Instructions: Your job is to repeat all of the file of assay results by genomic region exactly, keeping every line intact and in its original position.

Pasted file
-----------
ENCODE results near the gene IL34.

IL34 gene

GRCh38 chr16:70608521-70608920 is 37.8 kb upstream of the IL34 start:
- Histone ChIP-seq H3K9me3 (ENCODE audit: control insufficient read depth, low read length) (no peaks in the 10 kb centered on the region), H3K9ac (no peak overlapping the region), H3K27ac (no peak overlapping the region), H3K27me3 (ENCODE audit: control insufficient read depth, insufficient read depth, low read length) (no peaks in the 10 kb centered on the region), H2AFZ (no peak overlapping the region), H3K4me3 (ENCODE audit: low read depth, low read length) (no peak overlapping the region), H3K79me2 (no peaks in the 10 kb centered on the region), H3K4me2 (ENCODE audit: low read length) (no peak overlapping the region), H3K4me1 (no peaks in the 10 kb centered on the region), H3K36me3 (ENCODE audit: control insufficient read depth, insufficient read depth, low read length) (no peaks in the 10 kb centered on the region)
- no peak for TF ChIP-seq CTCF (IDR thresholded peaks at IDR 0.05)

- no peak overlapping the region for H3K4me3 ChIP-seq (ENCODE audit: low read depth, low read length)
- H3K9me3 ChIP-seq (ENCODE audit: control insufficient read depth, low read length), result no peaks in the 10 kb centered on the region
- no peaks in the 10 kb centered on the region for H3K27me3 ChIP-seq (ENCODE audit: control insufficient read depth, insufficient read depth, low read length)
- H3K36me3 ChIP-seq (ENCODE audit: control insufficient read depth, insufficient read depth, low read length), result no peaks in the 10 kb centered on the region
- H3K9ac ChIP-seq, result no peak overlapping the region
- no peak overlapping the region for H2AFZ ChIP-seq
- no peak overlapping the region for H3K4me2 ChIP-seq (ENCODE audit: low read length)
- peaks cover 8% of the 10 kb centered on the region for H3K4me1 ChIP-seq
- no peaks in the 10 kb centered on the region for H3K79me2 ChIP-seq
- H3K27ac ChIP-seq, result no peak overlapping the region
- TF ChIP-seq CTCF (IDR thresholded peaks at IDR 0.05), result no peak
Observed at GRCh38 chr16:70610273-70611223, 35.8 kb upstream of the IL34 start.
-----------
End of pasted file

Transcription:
ENCODE results near the gene IL34.

IL34 gene

GRCh38 chr16:70608521-70608920 is 37.8 kb upstream of the IL34 start:
- Histone ChIP-seq H3K9me3 (ENCODE audit: control insufficient read depth, low read length) (no peaks in the 10 kb centered on the region), H3K9ac (no peak overlapping the region), H3K27ac (no peak overlapping the region), H3K27me3 (ENCODE audit: control insufficient read depth, insufficient read depth, low read length) (no peaks in the 10 kb centered on the region), H2AFZ (no peak overlapping the region), H3K4me3 (ENCODE audit: low read depth, low read length) (no peak overlapping the region), H3K79me2 (no peaks in the 10 kb centered on the region), H3K4me2 (ENCODE audit: low read length) (no peak overlapping the region), H3K4me1 (no peaks in the 10 kb centered on the region), H3K36me3 (ENCODE audit: control insufficient read depth, insufficient read depth, low read length) (no peaks in the 10 kb centered on the region)
- no peak for TF ChIP-seq CTCF (IDR thresholded peaks at IDR 0.05)

- no peak overlapping the region for H3K4me3 ChIP-seq (ENCODE audit: low read depth, low read length)
- H3K9me3 ChIP-seq (ENCODE audit: control insufficient read depth, low read length), result no peaks in the 10 kb centered on the region
- no peaks in the 10 kb centered on the region for H3K27me3 ChIP-seq (ENCODE audit: control insufficient read depth, insufficient read depth, low read length)
- H3K36me3 ChIP-seq (ENCODE audit: control insufficient read depth, insufficient read depth, low read length), result no peaks in the 10 kb centered on the region
- H3K9ac ChIP-seq, result no peak overlapping the region
- no peak overlapping the region for H2AFZ ChIP-seq
- no peak overlapping the region for H3K4me2 ChIP-seq (ENCODE audit: low read length)
- peaks cover 8% of the 10 kb centered on the region for H3K4me1 ChIP-seq
- no peaks in the 10 kb centered on the region for H3K79me2 ChIP-seq
- H3K27ac ChIP-seq, result no peak overlapping the region
- TF ChIP-seq CTCF (IDR thresholded peaks at IDR 0.05), result no peak
Observed at GRCh38 chr16:70610273-70611223, 35.8 kb upstream of the IL34 start.